Abortion’s influence on Illinois politics

Most every pre-election poll claimed that voters ranked abortion low on their priority lists. Yet, the abortion issue seemed to drive voters to the polls this year. What happened?

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Residents vote in the midterm elections on Nov. 8 at the Chicago History Museum in the Lincoln Park neighborhood.

Residents vote in the midterm elections on Nov. 8 at the Chicago History Museum in the Lincoln Park neighborhood.

Pat Nabong/Sun-Times

The Illinois Senate Republicans’ new leader, John Curran, told Capitol News Illinois the other day there was nothing left to do on abortion in Illinois.

“The reality is, what else can we do here in Illinois?” Sen. Curran said. “The laws of Illinois are more weighted towards guarantees of the rights to have an abortion than any other state in the nation. There’s no further to go.”

However, House Speaker Chris Welch strongly indicated recently that a state constitutional amendment guaranteeing reproductive rights was a very likely prospect.

“Right now, we’re a single Legislature or a single Supreme Court away from losing [abortion] rights,” Welch told KSDK TV.

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Welch will soon have more members of his party than any speaker since the state constitution was revised to reduce the chamber’s membership by a third. He said there were a number of explanations for his caucus’ expansion, but the U.S. Supreme Court’s decision to overturn Roe v. Wade was “monumental.”

“It changed everything,” Welch told me. “And the Republican Party, not just here in Illinois but across the country, is wrong on those issues. They’re just wrong. Until they get it right on those issues, I think they’re gonna create opportunity for us to continue to expand.”

Welch said he’s never seen Democratic numbers like this before, calling the one-time Republican bastion of DuPage County “BluePage.” The county, he said, is “one of those areas where our message resonates more than the Republican Party,” and he predicted the GOP would continue losing ground if they don’t change.

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Most every pre-election poll claimed voters ranked abortion low on their priority lists. Yet, the abortion issue seemed to drive voters to the polls this year. What happened?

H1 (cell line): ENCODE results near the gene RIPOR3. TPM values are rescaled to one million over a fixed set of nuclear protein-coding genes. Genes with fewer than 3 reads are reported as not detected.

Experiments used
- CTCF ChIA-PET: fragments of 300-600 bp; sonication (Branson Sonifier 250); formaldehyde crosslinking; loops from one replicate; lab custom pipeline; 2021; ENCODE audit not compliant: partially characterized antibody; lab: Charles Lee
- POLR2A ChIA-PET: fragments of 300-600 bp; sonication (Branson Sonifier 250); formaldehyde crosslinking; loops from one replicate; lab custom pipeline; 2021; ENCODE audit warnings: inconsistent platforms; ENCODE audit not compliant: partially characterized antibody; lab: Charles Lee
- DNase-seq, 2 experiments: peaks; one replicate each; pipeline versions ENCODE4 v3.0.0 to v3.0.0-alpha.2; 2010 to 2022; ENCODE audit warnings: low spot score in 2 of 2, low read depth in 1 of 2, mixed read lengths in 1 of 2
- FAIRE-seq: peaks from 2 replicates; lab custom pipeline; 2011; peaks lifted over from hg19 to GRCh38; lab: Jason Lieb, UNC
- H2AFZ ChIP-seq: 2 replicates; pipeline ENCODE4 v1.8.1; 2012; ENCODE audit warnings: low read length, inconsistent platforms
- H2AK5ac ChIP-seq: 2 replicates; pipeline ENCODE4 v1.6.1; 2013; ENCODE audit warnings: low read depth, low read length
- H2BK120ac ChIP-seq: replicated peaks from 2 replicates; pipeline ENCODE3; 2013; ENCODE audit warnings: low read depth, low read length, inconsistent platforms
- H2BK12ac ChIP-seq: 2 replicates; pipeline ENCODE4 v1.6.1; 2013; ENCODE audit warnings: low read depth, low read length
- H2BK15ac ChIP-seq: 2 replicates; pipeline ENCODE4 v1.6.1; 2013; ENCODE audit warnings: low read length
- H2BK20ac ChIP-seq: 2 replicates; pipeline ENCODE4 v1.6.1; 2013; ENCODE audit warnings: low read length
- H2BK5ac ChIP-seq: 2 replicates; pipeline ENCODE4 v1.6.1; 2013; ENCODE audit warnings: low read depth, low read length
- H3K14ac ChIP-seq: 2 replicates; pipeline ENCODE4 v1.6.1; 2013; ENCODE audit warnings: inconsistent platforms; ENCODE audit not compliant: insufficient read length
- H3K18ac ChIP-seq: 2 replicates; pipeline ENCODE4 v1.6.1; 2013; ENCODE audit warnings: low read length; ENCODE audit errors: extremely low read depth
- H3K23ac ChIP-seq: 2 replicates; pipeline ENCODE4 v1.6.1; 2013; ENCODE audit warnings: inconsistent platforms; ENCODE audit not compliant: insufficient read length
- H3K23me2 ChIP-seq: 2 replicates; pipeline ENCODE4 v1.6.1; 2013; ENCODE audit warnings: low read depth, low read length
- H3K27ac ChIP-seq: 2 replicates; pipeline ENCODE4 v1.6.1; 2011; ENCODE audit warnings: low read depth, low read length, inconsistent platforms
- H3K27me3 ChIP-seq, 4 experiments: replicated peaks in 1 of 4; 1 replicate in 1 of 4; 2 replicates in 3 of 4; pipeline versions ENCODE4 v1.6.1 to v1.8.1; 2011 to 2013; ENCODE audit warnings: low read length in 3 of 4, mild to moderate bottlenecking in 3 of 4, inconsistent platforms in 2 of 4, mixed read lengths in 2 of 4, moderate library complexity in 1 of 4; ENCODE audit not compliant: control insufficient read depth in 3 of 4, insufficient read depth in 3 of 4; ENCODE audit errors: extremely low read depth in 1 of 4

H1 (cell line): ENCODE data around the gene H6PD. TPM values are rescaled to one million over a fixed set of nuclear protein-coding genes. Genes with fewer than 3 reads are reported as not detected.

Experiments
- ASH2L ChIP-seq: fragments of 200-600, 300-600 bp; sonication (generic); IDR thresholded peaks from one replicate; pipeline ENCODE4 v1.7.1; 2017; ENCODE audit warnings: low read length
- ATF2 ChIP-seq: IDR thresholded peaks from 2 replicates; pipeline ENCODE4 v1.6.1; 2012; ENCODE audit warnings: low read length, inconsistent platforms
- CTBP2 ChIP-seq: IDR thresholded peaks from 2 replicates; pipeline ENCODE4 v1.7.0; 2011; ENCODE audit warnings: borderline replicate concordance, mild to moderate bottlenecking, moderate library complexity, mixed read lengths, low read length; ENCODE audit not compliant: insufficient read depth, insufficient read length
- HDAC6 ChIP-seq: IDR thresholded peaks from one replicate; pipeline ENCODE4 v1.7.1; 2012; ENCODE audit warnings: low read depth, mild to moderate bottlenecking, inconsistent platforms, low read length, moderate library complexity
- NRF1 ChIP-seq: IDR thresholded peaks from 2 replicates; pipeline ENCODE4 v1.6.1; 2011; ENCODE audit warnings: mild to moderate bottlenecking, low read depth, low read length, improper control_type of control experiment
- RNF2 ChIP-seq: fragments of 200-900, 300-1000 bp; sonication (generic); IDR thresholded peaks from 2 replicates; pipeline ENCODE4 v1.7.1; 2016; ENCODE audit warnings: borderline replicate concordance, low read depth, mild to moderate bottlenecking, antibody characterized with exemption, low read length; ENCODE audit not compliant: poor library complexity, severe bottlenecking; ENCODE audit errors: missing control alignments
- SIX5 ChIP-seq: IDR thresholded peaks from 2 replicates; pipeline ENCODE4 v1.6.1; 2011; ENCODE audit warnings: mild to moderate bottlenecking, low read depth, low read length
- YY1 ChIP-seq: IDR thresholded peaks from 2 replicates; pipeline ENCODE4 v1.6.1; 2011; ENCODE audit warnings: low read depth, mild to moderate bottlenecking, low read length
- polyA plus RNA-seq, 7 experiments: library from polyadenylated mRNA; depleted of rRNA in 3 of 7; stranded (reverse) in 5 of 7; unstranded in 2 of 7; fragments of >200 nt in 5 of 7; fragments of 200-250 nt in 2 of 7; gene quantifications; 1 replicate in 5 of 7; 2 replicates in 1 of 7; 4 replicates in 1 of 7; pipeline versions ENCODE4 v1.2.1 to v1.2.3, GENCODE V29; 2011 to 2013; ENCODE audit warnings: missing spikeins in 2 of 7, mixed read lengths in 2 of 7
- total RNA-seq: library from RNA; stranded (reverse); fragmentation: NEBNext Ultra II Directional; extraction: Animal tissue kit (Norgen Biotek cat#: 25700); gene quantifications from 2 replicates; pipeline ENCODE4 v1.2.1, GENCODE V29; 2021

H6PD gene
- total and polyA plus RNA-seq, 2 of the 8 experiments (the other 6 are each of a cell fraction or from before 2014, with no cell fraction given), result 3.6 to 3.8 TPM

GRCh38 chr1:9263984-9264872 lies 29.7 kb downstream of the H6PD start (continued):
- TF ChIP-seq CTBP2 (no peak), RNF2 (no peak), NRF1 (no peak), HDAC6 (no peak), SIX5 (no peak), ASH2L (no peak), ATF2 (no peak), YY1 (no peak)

Senate President Don Harmon told me it may have been a couple of things.

“Across the country, Democrats did about three points better than they were polling. And I think it’s in part because of the way voters responded to [the repeal of Roe v. Wade]. This is the first time in a long time a long-held right has been taken away in such dramatic fashion. I think that did motivate voters but not necessarily the voters we were calling because they weren’t part of the turnout model. So I think when we unpack this, I think you’re going to see some voters, younger voters, younger women in particular, but not just women, who said, ‘I’m not giving up my rights that easily, and I’m going to go vote.’

“And I also suspect, and would love to prove it with the analysis of the numbers, something we saw anecdotally going door to door, that women who would traditionally be considered Republican women weren’t thinking about voting Republican because of that issue. And they might have been lying to their husbands, they might have been lying to the pollsters, but they weren’t lying once they got inside the voting booth.”

To sum up, Harmon said, “I think voters we didn’t think were going to turn out, turned out. And I think that voters who would traditionally vote for Republican candidates turned out and said, ‘I’ve had enough of this nonsense. I’m going to vote for a Democrat, or I’m certainly not going to vote for the crazy Republicans’ and skipped a race.”

The newly chosen leader of the powerful and successful abortion rights group Personal PAC told me she would “absolutely” work with legislative Republicans to recruit pro-choice candidates.

However, Sarah Garza Resnick told me it was “too early to tell,” when asked if she expected the Republicans to work with her. “But I think that any smart political strategist would need to read the tea leaves of what is going on and what the voters are sending a very clear message on. And if you want to stay relevant and get the other important issues that you care about discussed, then I think it would make sense to recruit and run pro-choice Republicans.”

Garza Resnick stressed that she hasn’t yet had a chance to talk with all other stakeholders about a possible constitutional amendment.

Even so, she said, “If you look at what happened in Kansas, and if you look at what happened where [abortion] was on the ballot in five states … on November 8, the people of this country overwhelmingly want choice to be protected and codified and they don’t want it to be dismantled.”

So, considering all that, “codifying on the constitutional level would make sense,” Garza Resnick said.

Rich Miller also publishes Capitol Fax, a daily political newsletter, and CapitolFax.com.

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